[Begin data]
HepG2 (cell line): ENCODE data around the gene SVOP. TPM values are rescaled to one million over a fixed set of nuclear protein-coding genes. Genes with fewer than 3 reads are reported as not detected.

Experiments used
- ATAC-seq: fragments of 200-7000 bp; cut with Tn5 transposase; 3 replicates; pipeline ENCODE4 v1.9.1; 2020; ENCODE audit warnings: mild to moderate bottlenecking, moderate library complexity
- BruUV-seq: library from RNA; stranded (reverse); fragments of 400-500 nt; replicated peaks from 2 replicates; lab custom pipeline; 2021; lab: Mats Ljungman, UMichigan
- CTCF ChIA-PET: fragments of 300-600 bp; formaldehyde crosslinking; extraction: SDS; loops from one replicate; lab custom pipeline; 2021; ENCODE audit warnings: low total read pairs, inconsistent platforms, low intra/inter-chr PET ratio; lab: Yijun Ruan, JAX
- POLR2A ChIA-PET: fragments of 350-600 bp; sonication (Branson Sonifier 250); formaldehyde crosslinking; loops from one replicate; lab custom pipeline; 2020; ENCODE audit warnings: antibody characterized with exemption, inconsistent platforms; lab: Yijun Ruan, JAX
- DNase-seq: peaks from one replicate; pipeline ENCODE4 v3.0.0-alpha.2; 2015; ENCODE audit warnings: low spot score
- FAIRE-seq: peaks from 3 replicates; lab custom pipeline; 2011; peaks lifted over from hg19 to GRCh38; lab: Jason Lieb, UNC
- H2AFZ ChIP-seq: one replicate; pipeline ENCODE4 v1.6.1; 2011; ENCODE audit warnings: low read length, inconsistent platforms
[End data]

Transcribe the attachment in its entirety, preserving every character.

HepG2 (cell line): ENCODE data around the gene SVOP. TPM values are rescaled to one million over a fixed set of nuclear protein-coding genes. Genes with fewer than 3 reads are reported as not detected.

Experiments used
- ATAC-seq: fragments of 200-7000 bp; cut with Tn5 transposase; 3 replicates; pipeline ENCODE4 v1.9.1; 2020; ENCODE audit warnings: mild to moderate bottlenecking, moderate library complexity
- BruUV-seq: library from RNA; stranded (reverse); fragments of 400-500 nt; replicated peaks from 2 replicates; lab custom pipeline; 2021; lab: Mats Ljungman, UMichigan
- CTCF ChIA-PET: fragments of 300-600 bp; formaldehyde crosslinking; extraction: SDS; loops from one replicate; lab custom pipeline; 2021; ENCODE audit warnings: low total read pairs, inconsistent platforms, low intra/inter-chr PET ratio; lab: Yijun Ruan, JAX
- POLR2A ChIA-PET: fragments of 350-600 bp; sonication (Branson Sonifier 250); formaldehyde crosslinking; loops from one replicate; lab custom pipeline; 2020; ENCODE audit warnings: antibody characterized with exemption, inconsistent platforms; lab: Yijun Ruan, JAX
- DNase-seq: peaks from one replicate; pipeline ENCODE4 v3.0.0-alpha.2; 2015; ENCODE audit warnings: low spot score
- FAIRE-seq: peaks from 3 replicates; lab custom pipeline; 2011; peaks lifted over from hg19 to GRCh38; lab: Jason Lieb, UNC
- H2AFZ ChIP-seq: one replicate; pipeline ENCODE4 v1.6.1; 2011; ENCODE audit warnings: low read length, inconsistent platforms